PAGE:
At PwC Emma had worked in marketing and was pretty awesome at it. So it made complete sense to try and start something that used the same skills. Freelancing was the obvious choice.
But that’s the thing about these freelancing sites. There are thousands of people on there, but often it is hard to find any quality among all the terrible profiles. I have posted jobs before and got absolutely zero replies from anyone who seemed competent. Lots of copy and paste responses, or ‘teams’ out in India who couldn’t speak English. But nothing I would want to spend money on.
Here is a screenshot from the last job I posted – it was to do some small SEO work on this site. There were 27 applications and not a single one had even looked at the site!
Emma’s strategy would be different. She wouldn’t compete on price, she would compete on quality. She would only apply for projects she thought she would be well suited for and then in the application she would write something that made it clear she had read the posting. Then if she got the contract she would do an awesome job.
She set her hourly rate at £50/$75 with the plan to raise it once she had built up a decent portfolio and client network.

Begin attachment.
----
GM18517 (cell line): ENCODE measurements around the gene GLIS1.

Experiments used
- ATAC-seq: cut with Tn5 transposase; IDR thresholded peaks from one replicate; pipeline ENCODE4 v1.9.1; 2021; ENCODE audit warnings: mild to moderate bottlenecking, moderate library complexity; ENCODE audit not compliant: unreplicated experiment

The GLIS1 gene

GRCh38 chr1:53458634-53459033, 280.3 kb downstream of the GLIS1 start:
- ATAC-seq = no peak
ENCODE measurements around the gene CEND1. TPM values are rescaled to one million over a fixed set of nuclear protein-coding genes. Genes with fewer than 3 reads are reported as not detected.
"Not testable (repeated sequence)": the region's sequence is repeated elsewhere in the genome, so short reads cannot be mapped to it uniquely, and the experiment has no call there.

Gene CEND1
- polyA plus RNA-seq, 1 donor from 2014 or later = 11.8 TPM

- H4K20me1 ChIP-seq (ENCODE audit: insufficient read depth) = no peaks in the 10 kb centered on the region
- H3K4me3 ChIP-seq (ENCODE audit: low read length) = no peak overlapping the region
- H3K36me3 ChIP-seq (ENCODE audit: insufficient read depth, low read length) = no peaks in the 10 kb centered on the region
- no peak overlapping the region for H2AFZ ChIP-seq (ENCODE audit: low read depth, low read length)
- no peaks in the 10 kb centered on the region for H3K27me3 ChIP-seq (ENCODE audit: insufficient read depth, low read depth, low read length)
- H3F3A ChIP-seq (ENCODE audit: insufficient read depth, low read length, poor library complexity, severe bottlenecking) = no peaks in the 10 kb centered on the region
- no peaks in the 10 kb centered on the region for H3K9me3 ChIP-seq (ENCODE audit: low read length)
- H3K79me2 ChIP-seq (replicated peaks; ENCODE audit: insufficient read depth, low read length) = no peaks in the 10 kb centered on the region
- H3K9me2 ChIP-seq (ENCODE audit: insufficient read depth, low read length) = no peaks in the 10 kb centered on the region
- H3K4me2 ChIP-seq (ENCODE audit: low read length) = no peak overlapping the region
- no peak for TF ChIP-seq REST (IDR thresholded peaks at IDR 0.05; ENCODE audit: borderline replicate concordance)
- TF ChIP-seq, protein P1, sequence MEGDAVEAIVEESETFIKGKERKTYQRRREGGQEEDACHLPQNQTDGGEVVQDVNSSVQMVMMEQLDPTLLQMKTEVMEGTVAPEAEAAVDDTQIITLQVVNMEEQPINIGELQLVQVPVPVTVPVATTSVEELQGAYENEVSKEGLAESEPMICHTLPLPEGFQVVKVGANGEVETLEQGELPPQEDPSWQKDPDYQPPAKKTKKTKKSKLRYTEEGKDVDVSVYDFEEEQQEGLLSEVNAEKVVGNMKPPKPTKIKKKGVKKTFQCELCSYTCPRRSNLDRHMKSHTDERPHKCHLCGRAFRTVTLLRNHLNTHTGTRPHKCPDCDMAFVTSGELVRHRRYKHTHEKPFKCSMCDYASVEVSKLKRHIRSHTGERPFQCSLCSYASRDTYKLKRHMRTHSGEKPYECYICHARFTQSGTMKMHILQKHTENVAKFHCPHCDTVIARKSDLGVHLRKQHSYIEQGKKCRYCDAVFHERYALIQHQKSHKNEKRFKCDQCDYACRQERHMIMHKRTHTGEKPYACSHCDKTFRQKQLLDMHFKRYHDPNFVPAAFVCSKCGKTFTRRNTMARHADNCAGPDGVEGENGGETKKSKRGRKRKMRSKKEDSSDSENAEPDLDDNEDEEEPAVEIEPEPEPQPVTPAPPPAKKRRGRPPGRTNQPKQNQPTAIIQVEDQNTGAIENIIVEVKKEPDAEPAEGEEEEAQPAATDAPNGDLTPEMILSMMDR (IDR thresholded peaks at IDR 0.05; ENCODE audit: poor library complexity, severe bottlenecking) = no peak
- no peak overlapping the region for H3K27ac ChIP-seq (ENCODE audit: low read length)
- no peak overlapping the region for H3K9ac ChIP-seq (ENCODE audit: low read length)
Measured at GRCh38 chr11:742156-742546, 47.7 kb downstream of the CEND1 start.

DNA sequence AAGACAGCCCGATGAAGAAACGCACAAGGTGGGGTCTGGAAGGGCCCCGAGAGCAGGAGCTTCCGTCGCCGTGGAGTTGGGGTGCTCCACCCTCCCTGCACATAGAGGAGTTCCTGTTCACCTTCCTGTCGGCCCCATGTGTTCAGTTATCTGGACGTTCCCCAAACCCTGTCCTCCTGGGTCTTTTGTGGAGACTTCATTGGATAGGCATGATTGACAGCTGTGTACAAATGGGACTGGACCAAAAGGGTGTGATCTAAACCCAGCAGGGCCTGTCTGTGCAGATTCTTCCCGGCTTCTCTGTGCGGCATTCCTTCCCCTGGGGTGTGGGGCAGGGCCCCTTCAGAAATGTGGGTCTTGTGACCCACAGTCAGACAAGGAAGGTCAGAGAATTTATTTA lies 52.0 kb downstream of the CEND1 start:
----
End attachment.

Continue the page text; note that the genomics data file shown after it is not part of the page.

The only issue was that she couldn’t start right away. It would be a breach of her contract to start doing marketing for anyone else before she had officially left PwC. All she could do was wait.
Escape and Burnout
The 1st of March arrived. Emma launched her Upwork profile, turned on her website and updated her LinkedIn. And even before we got on the plane she had been offered a job.
Updating the LinkedIn had sent notifications to all her connections and one of them got in contact. They were a friend of a friend that Emma barely knew who worked in the private healthcare industry and they were looking for a marketing expert on a monthly retainer. He would pay the full rate, the job looked right up her street and we were heading to a part of the world with a fraction of the cost of living.